Ralph Brauer, Progressive Historians - Geithner and Summers along with Rubin are why this financial crisis will not be satisfactorily resolved, for in order to take the necessary steps to alleviate it all would have to admit their part in causing it and even more pointedly admit that their boss at the time, William Jefferson Clinton, also played a role. . .
If one parceled out blame the way they do in auto accidents, the GOP would bear the majority of it for they supplied the Congressional majority--and even put their names on the bill that caused this mess, the Gramm-Leach Bliley Act. But Rubin and his two sidekicks convinced Bill Clinton that the bill would be a good idea. So on Rubin's advice, Clinton looked the other way while Citi put its considerable lobbying forces into motion to make Gramm-Leach-Bliley possible, which is why one of the pens Bill Clinton used to sign the bill hangs in a prominent place in the office of former Citi CEO Sandy Weill--the man who created what was once America's largest financial institution out of a loan-sharking business.
Both Geithner and Summers played a role in this fiasco. Summers was the more prominent for he served as Rubin's assistant Treasury Secretary before succeeding his mentor, who for his role in making Citi's mergers legal received a cushy job at Citi as his reward. Geithner at the time was serving as Under Secretary of the Treasury for International Affairs under both Rubin and Summers. Several commentators have noted the closeness of the three.
Where Rubin's fortunes fell as Citi plunged into one of the greatest bubble implosions in economic history, one that rivals the collapse of the East India Company or the Tulip Bulb fiasco, Summers and Geithner were fortunate to remain some distance from ground zero. . .
Summers was chased from the Presidency of Harvard only to reemerge as one of Barack Obama's chief economic advisors. Geithner became head of the
The Glass-Steagall Act, as it became known, was one of the most important pieces of economic legislation in American history. Essentially it prohibited banks from entering into the securities market, which Glass felt was one of the root causes of the Great Depression. Sixty years later this history was ruled irrelevant for the "new economy" of the 1990s as Rubin openly campaigned for the repeal of Glass-Steagall.
If Glass-Steagall was one of
The presence of Geithner and Summers in the administration of Barack Obama merely testifies that as long as they have the President's ear, the roots of this crisis--and hence its long term resolution--will be ignored, for to do otherwise would be to admit they helped to cause it. Yet we also should remember had Barack Obama not won in November, waiting in the wings was the man whose name is on the bill that repealed Glass-Steagall--Phil Gramm. . .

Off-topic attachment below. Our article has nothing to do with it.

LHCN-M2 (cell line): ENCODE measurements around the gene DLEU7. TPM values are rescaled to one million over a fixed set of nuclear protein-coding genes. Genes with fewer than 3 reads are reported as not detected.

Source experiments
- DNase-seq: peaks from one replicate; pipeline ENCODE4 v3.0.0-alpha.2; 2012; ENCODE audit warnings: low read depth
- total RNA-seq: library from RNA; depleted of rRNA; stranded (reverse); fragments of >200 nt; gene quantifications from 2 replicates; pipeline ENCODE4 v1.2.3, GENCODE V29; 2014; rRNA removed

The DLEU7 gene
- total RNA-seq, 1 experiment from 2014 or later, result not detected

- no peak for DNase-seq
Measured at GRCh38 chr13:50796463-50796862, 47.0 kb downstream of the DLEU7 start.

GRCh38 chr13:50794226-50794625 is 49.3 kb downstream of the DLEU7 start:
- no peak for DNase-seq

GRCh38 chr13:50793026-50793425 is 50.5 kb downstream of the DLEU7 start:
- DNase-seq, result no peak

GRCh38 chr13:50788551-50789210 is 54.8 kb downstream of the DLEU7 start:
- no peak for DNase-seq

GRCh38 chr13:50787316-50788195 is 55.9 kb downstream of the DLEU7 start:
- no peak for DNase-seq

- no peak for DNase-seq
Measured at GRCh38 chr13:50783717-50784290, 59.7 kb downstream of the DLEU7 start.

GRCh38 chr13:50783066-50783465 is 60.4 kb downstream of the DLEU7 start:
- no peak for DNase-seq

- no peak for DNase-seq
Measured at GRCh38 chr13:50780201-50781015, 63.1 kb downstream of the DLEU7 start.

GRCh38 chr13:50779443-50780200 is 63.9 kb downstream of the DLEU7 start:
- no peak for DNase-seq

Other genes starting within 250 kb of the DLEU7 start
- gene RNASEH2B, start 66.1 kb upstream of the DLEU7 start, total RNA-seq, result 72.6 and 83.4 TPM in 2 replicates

Geithner, Summers and Rubin ultimately were part of a fascinating convergence that took place at the end of the last century. For the first time since Grover Cleveland's Democrats and William McKinley's Republicans agreed on economic fundamentals, in the 1980s and 90s the two parties occupied the same economic common ground.
Gramm-Leach Bliley is not the result of some conspiracy or even a bald-faced attempt by Wall Street to buy off Congress and the Executive branch--although record amounts of lobbying funds were spent to be sure it passed. In the end GLB is about the power of shared ideas, an economic orthodoxy that made the likes of Rubin, Summers and Geithner indistinguishable from their Republican counterparts. . .
Boston Globe - President Barack Obama's aunt, a Kenyan immigrant who ignited controversy last year for living in the
Zeituni Onyango, a tall, frail-looking woman in her late 50s who walks with a cane, had fled
THE NEW BLACK POWER
Washington Post - Under Mayor Adrian M. Fenty's proposed fiscal 2010 spending plan, the April 16 holiday, which commemorates the day President Abraham Lincoln freed the District's 3,000 slaves in 1862, would be discontinued next year. This would avoid paying holiday rates to critical personnel, saving $1.3 million -- enough to pay for 23 full-time employees, the mayor's office said. . .
Memphis Commercial Appeal - A pair of Memphis legislators argued over whether a bill to fine people who wear their pants so low they expose their underwear amounts to "legislating fashion" or "legislating decency and hygiene." The "Saggy Pants Bill" makes it a misdemeanor to "knowingly wear pants below the waistline, in a public place, in a manner that exposes the person's underwear or bare buttocks." It defines underwear as "clothing worn between the skin and outer layer of clothing, including but not limited to boxer shorts and thongs."
CBS 5, San Francisco - One week after President Barack Obama's top law enforcement official seemed to indicate the feds would no longer raid pot clubs, DEA agents busted a medical marijuana facility in
Boston Globe - Dozens of